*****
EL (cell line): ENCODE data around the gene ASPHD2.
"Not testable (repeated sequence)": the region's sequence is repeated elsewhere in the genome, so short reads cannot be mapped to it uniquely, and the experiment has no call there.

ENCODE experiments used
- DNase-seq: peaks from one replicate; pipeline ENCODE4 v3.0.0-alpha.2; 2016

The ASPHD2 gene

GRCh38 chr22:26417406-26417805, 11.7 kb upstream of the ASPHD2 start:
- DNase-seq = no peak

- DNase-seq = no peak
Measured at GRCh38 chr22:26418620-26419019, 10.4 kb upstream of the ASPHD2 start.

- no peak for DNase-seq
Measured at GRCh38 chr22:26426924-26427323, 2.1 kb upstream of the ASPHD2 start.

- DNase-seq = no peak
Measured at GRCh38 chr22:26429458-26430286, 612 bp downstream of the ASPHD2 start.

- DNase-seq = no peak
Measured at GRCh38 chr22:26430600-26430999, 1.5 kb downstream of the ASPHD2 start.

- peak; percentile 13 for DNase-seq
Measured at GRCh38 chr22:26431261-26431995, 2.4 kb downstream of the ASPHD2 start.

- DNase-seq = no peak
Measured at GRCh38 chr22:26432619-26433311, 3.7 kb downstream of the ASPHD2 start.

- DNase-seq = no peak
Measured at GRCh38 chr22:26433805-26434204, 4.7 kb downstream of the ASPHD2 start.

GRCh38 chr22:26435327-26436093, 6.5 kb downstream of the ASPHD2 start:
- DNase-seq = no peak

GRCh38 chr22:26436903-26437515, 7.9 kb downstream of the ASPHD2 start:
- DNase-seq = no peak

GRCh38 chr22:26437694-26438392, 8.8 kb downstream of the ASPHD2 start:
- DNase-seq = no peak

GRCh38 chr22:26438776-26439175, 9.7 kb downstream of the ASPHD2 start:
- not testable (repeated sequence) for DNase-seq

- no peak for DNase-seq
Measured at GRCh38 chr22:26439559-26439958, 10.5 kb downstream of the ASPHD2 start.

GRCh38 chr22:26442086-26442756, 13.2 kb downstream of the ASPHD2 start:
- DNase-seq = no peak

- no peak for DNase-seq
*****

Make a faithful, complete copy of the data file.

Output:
EL (cell line): ENCODE data around the gene ASPHD2.
"Not testable (repeated sequence)": the region's sequence is repeated elsewhere in the genome, so short reads cannot be mapped to it uniquely, and the experiment has no call there.

ENCODE experiments used
- DNase-seq: peaks from one replicate; pipeline ENCODE4 v3.0.0-alpha.2; 2016

The ASPHD2 gene

GRCh38 chr22:26417406-26417805, 11.7 kb upstream of the ASPHD2 start:
- DNase-seq = no peak

- DNase-seq = no peak
Measured at GRCh38 chr22:26418620-26419019, 10.4 kb upstream of the ASPHD2 start.

- no peak for DNase-seq
Measured at GRCh38 chr22:26426924-26427323, 2.1 kb upstream of the ASPHD2 start.

- DNase-seq = no peak
Measured at GRCh38 chr22:26429458-26430286, 612 bp downstream of the ASPHD2 start.

- DNase-seq = no peak
Measured at GRCh38 chr22:26430600-26430999, 1.5 kb downstream of the ASPHD2 start.

- peak; percentile 13 for DNase-seq
Measured at GRCh38 chr22:26431261-26431995, 2.4 kb downstream of the ASPHD2 start.

- DNase-seq = no peak
Measured at GRCh38 chr22:26432619-26433311, 3.7 kb downstream of the ASPHD2 start.

- DNase-seq = no peak
Measured at GRCh38 chr22:26433805-26434204, 4.7 kb downstream of the ASPHD2 start.

GRCh38 chr22:26435327-26436093, 6.5 kb downstream of the ASPHD2 start:
- DNase-seq = no peak

GRCh38 chr22:26436903-26437515, 7.9 kb downstream of the ASPHD2 start:
- DNase-seq = no peak

GRCh38 chr22:26437694-26438392, 8.8 kb downstream of the ASPHD2 start:
- DNase-seq = no peak

GRCh38 chr22:26438776-26439175, 9.7 kb downstream of the ASPHD2 start:
- not testable (repeated sequence) for DNase-seq

- no peak for DNase-seq
Measured at GRCh38 chr22:26439559-26439958, 10.5 kb downstream of the ASPHD2 start.

GRCh38 chr22:26442086-26442756, 13.2 kb downstream of the ASPHD2 start:
- DNase-seq = no peak

- no peak for DNase-seq